NEW YORK — Deputy Inspector Richard Brea, of the Bronx’s 46th Precinct, will resign after nearly 30 years on the department in protest to the organization’s reforms and response to recent anti-police protests, the New York Post reported.
Guardian Angels leader Curtis Sliwa told The Post that Brea quit out of frustration with top-level NYPD officials, who recently disbanded the force’s plainclothes anti-crime unit.
Commissioner Dermot Shea said earlier this month that roughly 600 plainclothes officers from the anti-crime unit will be reassigned to other teams, Law Officer reported.
The New York Police Department reported last week a staggering increase in shooting numbers, and injuries, as officials warned there was “a storm on the horizon” – and said changes must be made. An estimated 72 people were wounded in 53 shootings citywide from June 15 through June 21, an NYPD spokesperson said Monday morning, FOX reported.
The department saw 14 shooting victims in 12 shootings for the same time period last year, data shows.
On Wednesday, the Captains Endowment Association, which represents Brea, sent a letter saying CompStat should be abolished because it pressured commanders to drum up arrests — or explain to angry bosses at monthly meetings why arrests are down. Sliwa says Brea, who was due to present his numbers Thursday, told him: “I’ll be more than happy to come to CompStat and get a beatdown, but I’m not getting guidance.”
Brea also griped that the department wasn’t giving him any guidance about what his officers should do with fireworks enforcement, Sliwa said.
The high-ranking cop was also incensed that the department had been caught flat-footed by looters who capitalized on police-brutality protest to wreak havoc in sections of Manhattan and Brooklyn, according to the New York Post.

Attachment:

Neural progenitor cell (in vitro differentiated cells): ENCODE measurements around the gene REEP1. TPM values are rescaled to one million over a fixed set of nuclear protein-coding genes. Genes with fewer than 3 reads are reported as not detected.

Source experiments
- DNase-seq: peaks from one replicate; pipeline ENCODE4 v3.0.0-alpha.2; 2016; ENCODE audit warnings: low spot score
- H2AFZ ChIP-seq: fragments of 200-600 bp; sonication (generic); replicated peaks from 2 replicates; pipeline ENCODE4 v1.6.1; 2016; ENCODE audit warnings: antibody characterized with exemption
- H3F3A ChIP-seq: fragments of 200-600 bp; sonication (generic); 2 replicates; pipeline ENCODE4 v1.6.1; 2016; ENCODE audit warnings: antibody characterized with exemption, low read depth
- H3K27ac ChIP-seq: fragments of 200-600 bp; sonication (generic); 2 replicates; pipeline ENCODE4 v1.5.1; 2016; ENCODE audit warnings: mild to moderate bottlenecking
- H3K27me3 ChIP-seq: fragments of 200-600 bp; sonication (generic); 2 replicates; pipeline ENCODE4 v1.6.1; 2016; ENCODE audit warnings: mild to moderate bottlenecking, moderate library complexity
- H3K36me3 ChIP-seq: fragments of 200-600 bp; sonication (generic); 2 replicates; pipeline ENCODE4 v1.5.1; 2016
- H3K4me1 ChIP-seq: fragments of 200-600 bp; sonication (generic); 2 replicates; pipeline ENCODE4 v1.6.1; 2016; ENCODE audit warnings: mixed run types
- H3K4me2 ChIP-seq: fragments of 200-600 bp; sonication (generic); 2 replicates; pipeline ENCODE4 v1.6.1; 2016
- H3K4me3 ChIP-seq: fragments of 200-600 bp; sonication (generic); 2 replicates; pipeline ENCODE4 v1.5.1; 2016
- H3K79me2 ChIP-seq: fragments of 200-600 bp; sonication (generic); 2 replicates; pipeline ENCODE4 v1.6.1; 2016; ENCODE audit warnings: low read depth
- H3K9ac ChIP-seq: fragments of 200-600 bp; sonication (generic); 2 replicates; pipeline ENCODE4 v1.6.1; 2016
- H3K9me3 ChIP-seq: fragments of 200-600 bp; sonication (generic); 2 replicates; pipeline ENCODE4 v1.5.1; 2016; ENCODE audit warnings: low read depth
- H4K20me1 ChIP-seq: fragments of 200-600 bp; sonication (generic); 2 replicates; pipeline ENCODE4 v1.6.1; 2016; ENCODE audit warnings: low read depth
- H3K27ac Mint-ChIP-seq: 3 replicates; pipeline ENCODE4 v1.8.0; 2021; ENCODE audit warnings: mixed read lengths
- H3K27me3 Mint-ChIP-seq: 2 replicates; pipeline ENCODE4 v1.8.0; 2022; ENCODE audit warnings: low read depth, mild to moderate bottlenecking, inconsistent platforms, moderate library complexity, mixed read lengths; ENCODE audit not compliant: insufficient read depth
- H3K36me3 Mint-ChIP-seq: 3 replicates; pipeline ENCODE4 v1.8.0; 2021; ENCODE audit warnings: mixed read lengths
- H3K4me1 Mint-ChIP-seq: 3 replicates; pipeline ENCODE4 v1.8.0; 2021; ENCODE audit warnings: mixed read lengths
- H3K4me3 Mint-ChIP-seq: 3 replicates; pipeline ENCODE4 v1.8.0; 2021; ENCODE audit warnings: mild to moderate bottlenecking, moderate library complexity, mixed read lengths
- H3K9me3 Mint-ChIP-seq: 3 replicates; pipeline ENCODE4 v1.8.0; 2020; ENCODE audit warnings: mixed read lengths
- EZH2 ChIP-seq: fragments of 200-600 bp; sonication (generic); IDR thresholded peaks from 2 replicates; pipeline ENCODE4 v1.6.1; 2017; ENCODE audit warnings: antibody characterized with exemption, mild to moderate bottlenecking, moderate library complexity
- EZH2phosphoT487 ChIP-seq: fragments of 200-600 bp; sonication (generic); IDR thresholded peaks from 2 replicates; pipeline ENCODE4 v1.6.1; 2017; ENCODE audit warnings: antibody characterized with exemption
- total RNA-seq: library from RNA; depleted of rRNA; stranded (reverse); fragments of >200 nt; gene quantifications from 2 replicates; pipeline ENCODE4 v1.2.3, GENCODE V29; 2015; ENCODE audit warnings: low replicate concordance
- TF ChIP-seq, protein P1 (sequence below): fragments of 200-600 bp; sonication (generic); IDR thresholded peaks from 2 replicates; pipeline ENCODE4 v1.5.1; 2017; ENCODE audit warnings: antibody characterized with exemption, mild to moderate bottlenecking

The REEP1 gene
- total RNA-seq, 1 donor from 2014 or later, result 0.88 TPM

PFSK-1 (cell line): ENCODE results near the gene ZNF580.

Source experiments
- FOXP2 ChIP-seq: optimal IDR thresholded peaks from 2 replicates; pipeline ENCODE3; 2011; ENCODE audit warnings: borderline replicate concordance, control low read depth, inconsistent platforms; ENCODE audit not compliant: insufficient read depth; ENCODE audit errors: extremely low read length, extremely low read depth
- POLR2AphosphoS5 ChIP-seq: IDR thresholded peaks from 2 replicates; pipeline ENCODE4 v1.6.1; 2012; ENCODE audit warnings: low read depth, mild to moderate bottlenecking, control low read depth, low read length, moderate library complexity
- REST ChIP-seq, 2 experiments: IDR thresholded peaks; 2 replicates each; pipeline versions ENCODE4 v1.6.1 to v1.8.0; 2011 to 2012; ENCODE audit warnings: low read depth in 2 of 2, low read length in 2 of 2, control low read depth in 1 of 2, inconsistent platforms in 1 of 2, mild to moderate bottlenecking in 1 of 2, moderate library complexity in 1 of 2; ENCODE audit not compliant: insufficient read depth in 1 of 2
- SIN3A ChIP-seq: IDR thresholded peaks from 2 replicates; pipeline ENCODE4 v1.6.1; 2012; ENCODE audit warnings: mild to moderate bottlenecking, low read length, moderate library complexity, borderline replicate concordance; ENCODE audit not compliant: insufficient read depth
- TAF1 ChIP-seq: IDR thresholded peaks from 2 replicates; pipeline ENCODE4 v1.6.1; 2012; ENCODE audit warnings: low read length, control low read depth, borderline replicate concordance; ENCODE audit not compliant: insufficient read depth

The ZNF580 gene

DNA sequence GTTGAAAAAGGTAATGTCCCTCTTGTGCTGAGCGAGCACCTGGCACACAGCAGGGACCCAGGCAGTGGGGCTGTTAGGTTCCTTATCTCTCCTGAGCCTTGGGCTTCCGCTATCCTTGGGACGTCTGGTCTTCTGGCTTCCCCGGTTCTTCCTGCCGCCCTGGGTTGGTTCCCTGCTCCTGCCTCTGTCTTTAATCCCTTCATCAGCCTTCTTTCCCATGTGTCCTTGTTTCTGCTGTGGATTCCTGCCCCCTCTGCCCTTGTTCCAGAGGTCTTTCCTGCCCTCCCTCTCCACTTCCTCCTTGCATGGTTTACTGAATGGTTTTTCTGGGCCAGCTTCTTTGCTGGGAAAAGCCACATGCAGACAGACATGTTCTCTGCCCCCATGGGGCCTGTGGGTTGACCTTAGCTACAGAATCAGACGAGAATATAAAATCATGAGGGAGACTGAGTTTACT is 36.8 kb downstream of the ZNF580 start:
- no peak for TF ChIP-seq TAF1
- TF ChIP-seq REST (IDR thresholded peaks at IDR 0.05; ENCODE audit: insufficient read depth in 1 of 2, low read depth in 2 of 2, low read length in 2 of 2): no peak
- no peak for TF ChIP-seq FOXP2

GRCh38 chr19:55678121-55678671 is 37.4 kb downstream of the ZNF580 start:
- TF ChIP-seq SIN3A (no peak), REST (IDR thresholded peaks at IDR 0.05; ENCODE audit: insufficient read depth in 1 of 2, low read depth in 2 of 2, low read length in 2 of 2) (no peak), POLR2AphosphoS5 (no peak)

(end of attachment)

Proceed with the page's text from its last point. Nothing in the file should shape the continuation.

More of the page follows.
New York City police officers are becoming increasingly frustrated with the city’s law enforcement policies, Fox News host Judge Jeanine Pirro said Friday on “Fox & Friends,” as she discussed the resignation of Brea.
“It’s crazy, and you know, we are now going to see the reverse of the pendulum, where crime is going to go up and we will suffer the consequences of a feckless police department, not in terms of the cops, but in terms of the direction from the top,” she said.
Pirro said the departure of Brea – who worked in a high-crime area with gang activity – “is an indication of the frustration” among officers, explaining that the anti-crime unit was responsible for combatting some of the “worst crimes in the city.” She said that precinct commanders don’t want to report fewer arrests and higher crime stats to their bosses with “no way to fight it.”
“He just said ‘the heck with this, I’m getting no direction from the department, I’m getting no help,’ ” said Pirro, adding that morale is down among officers who “are having their hands tied behind their backs.”
Pirro reiterated what cops have been saying, that minority-owned businesses and minority communities will suffer the most from the current turmoil.